Throughout history, different cultures have created different holidays that celebrated the universal idea of good conquering evil. In Germanic cultures, Yule was celebrated to celebrate this idea, and in Ireland, Imbolc celebrated light conquering the dark. In the Hindu religion, there are several holidays that celebrate this concept of good versus evil or light versus darkness.
Diwali — or the Festival of Light — is perhaps the most well-known holiday in that culture, but there’s also a holiday that’s not as well known around the world, and that holiday is Holika Dahan. This holiday celebrates the burning of an anti-god known as Holika. It’s a classic good versus evil celebration that just about everyone can appreciate.
The Legend Behind This Holiday
Hiranyakashipu is a king and an Asura that had the desire to achieve immortality. In service to this end, he performed a number of austere meditations known as Tapas and as a result, he was granted a boon by Brahma. This boon granted the king five different powers.
The first power was that he couldn’t be killed by a human or an animal. The second was that he couldn’t be killed indoors or outdoors. And the three other powers granted to him were that he couldn’t be killed at day or night, nor could he be killed by projectiles or by handheld weapons.
After he was granted his wish, he felt invisible, but he also allowed himself to be filled with arrogance. The king then decreed that he should be worshiped as a god. Although he severely punished anyone who stood against him, his son Prahlad severely disagreed with his father and refused to worship him as a god. Prahlad instead continued to worship Lord Vishnu.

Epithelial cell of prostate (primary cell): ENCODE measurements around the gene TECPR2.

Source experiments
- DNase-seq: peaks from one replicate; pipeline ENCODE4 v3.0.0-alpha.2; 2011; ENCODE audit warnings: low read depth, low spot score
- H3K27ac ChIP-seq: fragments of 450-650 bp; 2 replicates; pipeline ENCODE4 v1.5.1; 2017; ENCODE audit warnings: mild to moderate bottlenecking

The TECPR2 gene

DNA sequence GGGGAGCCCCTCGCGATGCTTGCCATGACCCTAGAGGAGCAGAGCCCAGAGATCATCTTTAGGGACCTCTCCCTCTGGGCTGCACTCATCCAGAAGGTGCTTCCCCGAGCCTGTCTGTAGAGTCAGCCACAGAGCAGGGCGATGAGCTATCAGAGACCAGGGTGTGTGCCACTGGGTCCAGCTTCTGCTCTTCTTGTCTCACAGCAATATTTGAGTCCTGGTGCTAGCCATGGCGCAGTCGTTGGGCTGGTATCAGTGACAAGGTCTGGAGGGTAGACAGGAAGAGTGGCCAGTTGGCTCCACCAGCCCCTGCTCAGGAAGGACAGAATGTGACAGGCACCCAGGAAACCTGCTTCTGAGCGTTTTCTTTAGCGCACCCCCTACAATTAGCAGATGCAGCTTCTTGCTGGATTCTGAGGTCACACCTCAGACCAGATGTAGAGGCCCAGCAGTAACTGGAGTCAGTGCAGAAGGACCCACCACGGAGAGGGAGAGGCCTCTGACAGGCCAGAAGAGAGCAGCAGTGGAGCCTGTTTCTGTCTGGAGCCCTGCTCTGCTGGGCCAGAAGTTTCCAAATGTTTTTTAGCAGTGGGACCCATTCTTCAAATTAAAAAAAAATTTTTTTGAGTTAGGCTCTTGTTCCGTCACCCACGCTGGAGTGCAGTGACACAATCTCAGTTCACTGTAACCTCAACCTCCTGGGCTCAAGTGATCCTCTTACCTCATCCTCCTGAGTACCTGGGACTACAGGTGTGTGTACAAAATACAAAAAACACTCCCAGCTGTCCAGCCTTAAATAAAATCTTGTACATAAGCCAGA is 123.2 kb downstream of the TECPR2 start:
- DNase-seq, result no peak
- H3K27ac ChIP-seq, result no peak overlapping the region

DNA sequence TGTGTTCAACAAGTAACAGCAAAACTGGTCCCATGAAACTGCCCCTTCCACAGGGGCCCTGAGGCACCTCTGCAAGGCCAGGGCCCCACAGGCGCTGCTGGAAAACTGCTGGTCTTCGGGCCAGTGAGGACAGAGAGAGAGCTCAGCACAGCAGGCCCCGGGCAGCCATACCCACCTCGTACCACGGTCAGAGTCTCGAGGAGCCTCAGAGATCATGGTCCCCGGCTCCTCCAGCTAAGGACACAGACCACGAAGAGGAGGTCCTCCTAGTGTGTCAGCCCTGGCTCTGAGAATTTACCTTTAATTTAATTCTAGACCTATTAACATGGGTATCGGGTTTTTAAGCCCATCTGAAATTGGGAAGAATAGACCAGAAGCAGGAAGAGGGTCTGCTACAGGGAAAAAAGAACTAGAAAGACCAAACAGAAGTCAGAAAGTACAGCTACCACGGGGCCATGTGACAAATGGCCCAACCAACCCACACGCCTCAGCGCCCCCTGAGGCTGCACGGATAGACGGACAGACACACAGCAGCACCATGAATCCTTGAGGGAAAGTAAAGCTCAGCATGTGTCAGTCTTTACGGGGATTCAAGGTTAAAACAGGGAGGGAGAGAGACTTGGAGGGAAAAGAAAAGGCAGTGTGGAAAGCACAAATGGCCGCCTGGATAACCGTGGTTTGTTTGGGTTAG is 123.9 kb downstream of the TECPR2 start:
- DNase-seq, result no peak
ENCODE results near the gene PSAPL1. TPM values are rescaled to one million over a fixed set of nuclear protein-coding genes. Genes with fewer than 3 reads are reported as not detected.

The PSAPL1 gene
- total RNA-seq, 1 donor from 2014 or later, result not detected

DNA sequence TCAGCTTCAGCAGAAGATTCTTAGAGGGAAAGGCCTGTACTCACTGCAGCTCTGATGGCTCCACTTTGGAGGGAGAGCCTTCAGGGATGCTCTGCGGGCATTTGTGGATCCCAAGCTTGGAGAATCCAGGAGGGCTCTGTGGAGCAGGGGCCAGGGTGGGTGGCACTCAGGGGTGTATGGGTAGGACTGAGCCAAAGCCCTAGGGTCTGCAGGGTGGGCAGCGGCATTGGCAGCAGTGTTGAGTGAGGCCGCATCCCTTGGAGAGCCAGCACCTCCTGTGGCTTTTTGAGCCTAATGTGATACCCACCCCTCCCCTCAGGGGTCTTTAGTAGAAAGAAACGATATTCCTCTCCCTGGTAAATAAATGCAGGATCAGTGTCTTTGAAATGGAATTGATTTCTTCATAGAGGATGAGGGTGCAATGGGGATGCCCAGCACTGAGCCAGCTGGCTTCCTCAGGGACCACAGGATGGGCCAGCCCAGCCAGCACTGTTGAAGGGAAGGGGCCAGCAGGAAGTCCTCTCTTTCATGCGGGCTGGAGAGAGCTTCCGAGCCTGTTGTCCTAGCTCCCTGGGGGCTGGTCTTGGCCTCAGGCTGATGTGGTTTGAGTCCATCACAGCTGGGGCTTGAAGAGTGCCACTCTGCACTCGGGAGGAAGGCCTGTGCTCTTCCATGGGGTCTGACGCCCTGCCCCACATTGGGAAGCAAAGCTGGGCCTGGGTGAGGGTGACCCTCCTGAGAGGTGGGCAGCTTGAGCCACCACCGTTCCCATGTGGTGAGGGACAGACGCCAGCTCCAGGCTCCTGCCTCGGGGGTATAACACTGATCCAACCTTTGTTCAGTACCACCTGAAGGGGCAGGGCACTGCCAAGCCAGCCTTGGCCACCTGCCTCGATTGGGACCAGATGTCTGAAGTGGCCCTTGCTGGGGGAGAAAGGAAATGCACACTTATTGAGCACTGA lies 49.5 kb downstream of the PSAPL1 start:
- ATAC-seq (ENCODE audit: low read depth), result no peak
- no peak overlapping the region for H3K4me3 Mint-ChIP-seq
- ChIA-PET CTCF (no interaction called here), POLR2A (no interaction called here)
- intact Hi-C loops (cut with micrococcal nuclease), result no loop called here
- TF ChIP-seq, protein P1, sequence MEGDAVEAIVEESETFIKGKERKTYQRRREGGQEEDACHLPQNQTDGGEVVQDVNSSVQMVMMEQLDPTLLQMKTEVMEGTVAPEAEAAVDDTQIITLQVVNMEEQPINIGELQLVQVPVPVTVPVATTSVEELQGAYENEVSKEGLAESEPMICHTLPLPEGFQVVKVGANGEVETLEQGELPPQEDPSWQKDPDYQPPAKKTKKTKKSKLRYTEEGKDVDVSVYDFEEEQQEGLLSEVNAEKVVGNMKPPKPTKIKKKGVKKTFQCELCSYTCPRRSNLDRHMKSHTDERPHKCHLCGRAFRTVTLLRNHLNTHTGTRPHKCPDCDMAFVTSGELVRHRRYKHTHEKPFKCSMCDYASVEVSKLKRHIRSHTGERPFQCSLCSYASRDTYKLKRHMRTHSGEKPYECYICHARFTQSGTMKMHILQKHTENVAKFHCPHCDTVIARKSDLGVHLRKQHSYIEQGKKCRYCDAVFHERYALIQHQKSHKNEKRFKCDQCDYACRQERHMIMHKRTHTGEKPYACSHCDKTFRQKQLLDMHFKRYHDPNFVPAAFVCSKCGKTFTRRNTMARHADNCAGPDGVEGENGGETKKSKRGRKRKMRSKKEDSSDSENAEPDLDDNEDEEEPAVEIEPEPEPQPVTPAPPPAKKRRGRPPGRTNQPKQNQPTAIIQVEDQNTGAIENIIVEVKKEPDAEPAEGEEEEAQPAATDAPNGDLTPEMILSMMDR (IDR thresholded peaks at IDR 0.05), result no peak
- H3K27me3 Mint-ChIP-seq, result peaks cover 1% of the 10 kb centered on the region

Hiranyakashipu grew very angry and made several attempts on Prahlad’s life. During one of these attempts on Prahlad’s life, he enlisted the help of his sister Holiday. She had a special cloak that prevented her from being harmed by fire, so Hiranyakashipu asked her to sit on a bonfire with Prahlad by tricking him to sit on her lap. As this fire raged, however, the garment flew off of Holika and covered Prahlad. As a result, Holika burned to death, and Prahlad was saved.
To deal with Hiranyakashipu, Vishnu assumed the form of a Narasimha (a half-lion and half-human divine avatar). He then took Hiranyakashipu to a doorstep, placed him on his lap, and then eviscerated him with his claws. This allowed him to bypass all of the king’s five boons and kill him. Saving Prahlad and humanity from Hiranyakashipu and Holika is now seen as a victory of good versus evil.
How Holika Dahan Is Observed
The night before this celebration, pyres are burned across Northern India, Southern India, and Nepal. It’s customary for young people to take a variety of objects and place them in the Holika pure. People also gather in each other’s homes to enjoy drinks and seasonal foods such as gujiya (a sweet-fried dumpling), and Malpuas (a dessert pancake). People also use the holiday to repair broken relationships.